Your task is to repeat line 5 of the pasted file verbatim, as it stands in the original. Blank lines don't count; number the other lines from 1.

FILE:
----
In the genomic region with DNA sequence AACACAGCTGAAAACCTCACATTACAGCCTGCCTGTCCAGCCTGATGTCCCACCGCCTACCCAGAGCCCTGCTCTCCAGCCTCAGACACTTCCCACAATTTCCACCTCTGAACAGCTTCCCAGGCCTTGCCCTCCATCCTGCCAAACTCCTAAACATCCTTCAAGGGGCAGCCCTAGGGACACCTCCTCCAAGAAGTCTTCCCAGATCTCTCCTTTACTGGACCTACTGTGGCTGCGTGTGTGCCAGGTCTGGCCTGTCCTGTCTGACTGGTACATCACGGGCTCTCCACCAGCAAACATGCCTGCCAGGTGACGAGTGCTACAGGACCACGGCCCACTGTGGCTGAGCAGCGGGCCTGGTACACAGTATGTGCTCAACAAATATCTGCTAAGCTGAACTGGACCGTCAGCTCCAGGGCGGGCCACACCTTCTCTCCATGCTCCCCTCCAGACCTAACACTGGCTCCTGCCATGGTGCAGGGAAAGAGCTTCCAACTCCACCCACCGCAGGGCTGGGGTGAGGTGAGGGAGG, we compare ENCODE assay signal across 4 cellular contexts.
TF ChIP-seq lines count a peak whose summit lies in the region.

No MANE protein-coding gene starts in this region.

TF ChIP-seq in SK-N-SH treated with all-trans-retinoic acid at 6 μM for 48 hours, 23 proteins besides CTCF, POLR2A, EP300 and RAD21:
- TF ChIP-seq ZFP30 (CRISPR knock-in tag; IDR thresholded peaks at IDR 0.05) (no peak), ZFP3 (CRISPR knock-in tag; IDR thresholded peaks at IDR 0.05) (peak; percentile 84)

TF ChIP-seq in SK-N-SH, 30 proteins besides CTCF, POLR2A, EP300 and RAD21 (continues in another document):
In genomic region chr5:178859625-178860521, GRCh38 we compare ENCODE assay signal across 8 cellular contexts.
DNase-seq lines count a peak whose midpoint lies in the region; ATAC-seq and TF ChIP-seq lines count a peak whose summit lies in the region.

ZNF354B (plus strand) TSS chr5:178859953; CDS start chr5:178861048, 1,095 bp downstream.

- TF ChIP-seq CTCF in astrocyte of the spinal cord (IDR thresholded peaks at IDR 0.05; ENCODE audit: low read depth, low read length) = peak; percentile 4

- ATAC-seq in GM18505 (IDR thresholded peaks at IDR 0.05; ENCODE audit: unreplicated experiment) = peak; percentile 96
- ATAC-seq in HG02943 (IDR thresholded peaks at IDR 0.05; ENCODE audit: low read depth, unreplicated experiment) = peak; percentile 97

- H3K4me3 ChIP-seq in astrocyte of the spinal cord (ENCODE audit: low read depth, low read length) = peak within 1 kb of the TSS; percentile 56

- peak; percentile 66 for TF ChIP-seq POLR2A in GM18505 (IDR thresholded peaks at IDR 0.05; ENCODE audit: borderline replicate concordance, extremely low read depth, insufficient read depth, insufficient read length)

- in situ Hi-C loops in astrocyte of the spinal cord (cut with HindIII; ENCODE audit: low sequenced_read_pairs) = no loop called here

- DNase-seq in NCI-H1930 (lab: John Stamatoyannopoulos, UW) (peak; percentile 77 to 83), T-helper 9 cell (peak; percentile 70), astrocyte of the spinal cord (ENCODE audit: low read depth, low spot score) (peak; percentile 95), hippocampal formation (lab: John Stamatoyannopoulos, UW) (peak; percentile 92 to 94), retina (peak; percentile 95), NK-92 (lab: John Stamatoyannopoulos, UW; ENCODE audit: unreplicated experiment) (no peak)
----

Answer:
- TF ChIP-seq ZFP30 (CRISPR knock-in tag; IDR thresholded peaks at IDR 0.05) (no peak), ZFP3 (CRISPR knock-in tag; IDR thresholded peaks at IDR 0.05) (peak; percentile 84)